Lian* is a foreign national, brought here to Ventura County from China under false premises and forced into the sex trade. She knew no one in the United States, no family, friends, or contacts – no support network at all. She was cut off from everyone she knew, unable to communicate with her family at home.

(Photo: Human Trafficking Team at Soroptimist’s annual STOP Human Trafficking event during National Human Trafficking Awareness Month)

Human trafficking happens all over the world, on a regular basis, including here in Ventura County. Human trafficking is a crime in which force, fraud, or coercion is used to compel a person to perform labor, services, or commercial sex. It affects all populations: adults, children, all genders, foreign nationals, U.S. citizens, and all economic classes.

We know the risk factors: recent migration, substance use, mental health concerns, previous history in the foster care system, or being a runaway or homeless youth. We know that fully a third of youth living on our streets have engaged in the sex trade in some way. These are clear patterns, and they should grieve us. But I am encouraged that our incredible teams have an effective response. While each survivor’s story needs unique support, our team at Interface offers consistent and comprehensive care to aid in transforming human lives.

In 2023, Interface celebrates 50 years of service to the community and as we delve into anniversary preparations, communications, and events, we are fortunate to be able to revisit standout moments in our history. Despite early iterations of Interface primarily focusing on services for youth in crisis and their families, our services have evolved to address the needs of our diverse community. In 2019, Interface was named the lead victim services provider in support of the Ventura County Human Trafficking Task Force in partnership with the Ventura County Sheriff’s Office. This work was rooted in our Family Violence Intervention Services program until 2022 when Interface established a distinct Human Trafficking Prevention & Intervention services department, which focuses its efforts on providing comprehensive services to survivors of labor and sex trafficking. As January is Human Trafficking Awareness Month this achievement feels particularly profound.

After a little over a year of being trafficked, Lian was able to escape her trafficker and reach out to law enforcement, who connected her to Interface. Lian immediately received our wide range of services, including legal aid and immigration services. Lian graduated after a year and a half in our HEART program, which offers confidential human trafficking shelter, case management, advocacy, mental health services, classes, and life-skills training, and she transitioned into one of our community-based programs. She obtained a visa and still lives in the United States. With the support of our programs and services, Lian gained lawful employment, a driver’s license, and stable housing. When she arrived in the United States, Lian spoke only Mandarin, but she is now fluent in English after immersing herself in English language studies. Since graduating from our program, Lian has been promoted at work and lives in a healthy relationship.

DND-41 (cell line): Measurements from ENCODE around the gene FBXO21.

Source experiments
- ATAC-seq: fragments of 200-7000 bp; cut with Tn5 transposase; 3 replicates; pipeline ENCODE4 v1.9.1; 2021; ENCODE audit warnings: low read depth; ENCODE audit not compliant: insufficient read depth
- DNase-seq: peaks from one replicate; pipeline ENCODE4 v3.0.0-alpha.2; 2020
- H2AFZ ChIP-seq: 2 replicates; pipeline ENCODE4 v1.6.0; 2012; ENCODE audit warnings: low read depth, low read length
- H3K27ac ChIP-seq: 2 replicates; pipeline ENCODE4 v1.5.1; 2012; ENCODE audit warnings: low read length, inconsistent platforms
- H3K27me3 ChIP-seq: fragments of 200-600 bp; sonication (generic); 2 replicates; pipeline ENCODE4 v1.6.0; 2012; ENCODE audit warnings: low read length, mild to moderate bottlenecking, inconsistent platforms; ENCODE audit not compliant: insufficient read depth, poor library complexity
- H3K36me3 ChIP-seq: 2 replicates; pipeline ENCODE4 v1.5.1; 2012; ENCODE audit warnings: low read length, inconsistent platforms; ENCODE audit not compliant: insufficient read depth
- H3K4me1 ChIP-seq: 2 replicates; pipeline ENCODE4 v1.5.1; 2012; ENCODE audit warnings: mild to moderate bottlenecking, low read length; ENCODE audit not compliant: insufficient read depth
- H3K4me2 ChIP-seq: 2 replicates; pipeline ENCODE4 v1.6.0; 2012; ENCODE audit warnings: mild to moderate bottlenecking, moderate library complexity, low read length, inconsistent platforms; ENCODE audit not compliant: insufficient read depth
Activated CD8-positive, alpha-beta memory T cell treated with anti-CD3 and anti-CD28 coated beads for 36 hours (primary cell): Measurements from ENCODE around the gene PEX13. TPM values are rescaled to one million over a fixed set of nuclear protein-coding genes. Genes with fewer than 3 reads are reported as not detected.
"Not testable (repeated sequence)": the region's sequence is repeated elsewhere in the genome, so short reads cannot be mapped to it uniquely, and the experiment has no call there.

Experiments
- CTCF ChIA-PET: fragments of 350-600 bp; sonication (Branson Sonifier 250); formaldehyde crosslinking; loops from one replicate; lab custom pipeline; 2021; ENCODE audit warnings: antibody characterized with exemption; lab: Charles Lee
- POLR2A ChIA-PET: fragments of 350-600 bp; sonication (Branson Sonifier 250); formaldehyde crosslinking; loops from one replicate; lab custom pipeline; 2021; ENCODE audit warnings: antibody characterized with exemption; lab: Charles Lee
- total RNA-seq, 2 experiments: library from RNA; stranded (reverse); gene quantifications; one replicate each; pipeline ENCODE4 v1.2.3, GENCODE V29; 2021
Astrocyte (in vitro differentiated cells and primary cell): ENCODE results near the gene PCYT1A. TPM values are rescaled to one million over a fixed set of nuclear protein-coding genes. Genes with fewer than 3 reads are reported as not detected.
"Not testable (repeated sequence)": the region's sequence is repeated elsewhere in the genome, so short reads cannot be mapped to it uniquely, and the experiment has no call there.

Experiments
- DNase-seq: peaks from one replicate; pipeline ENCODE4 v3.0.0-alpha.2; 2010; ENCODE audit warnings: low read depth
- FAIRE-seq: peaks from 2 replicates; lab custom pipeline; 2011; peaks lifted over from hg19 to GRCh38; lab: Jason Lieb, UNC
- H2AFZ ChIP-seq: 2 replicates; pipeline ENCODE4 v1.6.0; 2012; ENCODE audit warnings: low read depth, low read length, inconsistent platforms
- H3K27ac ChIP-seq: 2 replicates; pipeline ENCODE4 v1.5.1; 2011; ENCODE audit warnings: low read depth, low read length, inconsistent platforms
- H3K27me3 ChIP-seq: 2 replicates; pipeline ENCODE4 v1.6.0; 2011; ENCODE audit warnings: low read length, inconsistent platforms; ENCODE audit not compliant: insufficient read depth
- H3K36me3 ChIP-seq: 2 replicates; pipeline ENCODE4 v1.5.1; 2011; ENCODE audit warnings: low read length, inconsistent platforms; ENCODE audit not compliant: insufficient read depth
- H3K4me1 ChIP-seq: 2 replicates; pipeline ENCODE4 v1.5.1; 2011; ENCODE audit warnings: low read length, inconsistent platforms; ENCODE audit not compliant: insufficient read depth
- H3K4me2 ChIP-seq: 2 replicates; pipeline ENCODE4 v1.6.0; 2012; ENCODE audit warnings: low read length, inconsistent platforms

Lian’s life went from unpredictable in its pain and trauma to consistent in its access to resources that heal. I’m so grateful for the work of our Human Trafficking team in enabling survivors like Lian to see real change.


In gratitude,

Erik Sternad

Executive Director

*name changed here to protect her identity

Visit us online at to learn more about our programs and services and follow us on Instagram at @InterfaceWhatIf for updates on services, programs, and events.   

DID YOU KNOW? Interface opened the county’s first battered women’s shelter in 1976. At the time, women could call the crisis hotline where counselors would assist in getting them to a secure location and provide support for basic needs. Today, these efforts continue with Interface operating six (6) confidential shelters across the Domestic Violence, Youth Crisis, and Human Trafficking programs.
Visit Interface’s 50th Anniversary Page and scroll through our timeline to see highlights from 50 years of service to the Ventura County community.